Satellite-communications (satcom) systems are not the most cost-effective means of connecting two points. They have limited bandwidth and capacity, to say nothing of the effort required to get a satellite into orbit around the earth. However, compared to terrestrial metal wire, optical fiber, and even wireless communications systems, satcom links do offer some advantages.
Satcom systems can connect with difficult-to-reach areas, operate with variable information rates, and be adapted to the needs of many different customers. Some customers—in particular, those needing communications links to new areas at short notice, such as in broadcast and satellite-news-gathering (SNG) applications—have found satcom services to be as invaluable as they are reliable. And military customers [e.g., those using satellites for surveillance functions or for remote control of unmanned aerial vehicles (UAVs) in hostile locations] are finding satellites difficult to replace.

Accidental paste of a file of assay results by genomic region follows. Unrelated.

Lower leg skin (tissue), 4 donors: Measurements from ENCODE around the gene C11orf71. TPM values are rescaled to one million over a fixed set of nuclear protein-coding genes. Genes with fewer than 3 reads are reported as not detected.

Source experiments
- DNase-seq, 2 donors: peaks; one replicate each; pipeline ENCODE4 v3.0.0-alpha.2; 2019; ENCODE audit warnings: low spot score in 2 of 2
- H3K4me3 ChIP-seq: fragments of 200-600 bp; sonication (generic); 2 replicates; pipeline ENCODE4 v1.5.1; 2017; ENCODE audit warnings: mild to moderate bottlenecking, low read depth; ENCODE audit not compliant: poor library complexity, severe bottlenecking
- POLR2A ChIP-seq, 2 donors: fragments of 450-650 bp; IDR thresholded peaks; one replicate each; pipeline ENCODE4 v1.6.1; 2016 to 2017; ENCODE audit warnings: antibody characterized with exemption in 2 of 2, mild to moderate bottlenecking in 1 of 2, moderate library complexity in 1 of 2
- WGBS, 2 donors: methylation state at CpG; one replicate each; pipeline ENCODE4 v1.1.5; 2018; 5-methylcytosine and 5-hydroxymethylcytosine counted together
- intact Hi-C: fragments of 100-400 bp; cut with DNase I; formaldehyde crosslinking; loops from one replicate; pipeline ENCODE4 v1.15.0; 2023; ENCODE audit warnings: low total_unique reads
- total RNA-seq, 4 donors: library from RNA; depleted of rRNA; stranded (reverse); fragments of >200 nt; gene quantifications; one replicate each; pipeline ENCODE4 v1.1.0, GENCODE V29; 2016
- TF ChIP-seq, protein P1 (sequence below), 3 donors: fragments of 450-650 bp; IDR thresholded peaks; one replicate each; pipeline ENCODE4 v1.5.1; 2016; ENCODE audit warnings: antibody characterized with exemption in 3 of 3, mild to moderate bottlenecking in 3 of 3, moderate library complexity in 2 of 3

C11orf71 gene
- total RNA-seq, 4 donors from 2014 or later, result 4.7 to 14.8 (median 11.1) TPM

1. Large, fixed satcom earth-station terminals such as this dish on Mount Rushmore provide reliable communications at high data rates. (Photo courtesy of Cobham plc.)
As a business, demand for satcom services is strong and growing. Because satellites can support reliable voice and video communications and high-speed data communications almost anywhere on the planet (including on ships, planes, and other moving vehicles), they have become the preferred means of communication for commercial and military customers alike. In fact, with many US military customers become more cost-conscious as their budgets are being tightened, satcom service providers are exploring novel possibilities—for instance, using one rocket to launch multiple satellites, or consolidating capabilities once handled by multiple satellites on board a single one.
Satcom systems consist of the space-based equipment [such as antennas, receivers, frequency converters, filters, low-noise amplifiers (LNAs), switches, transmitters, and high-power amplifiers (HPAs) for transmission on board a satellite], as well as the earth-based equipment based on the same lineup of components, stored in a fixed or movable earth terminal. Fixed-earth terminals (Fig. 1) can be integrated with earth-based communication infrastructure, including fiber-optic links and wireless networks. Mobile terminals (Fig. 2) offer the flexibility of portability and being able to make connection points where needed.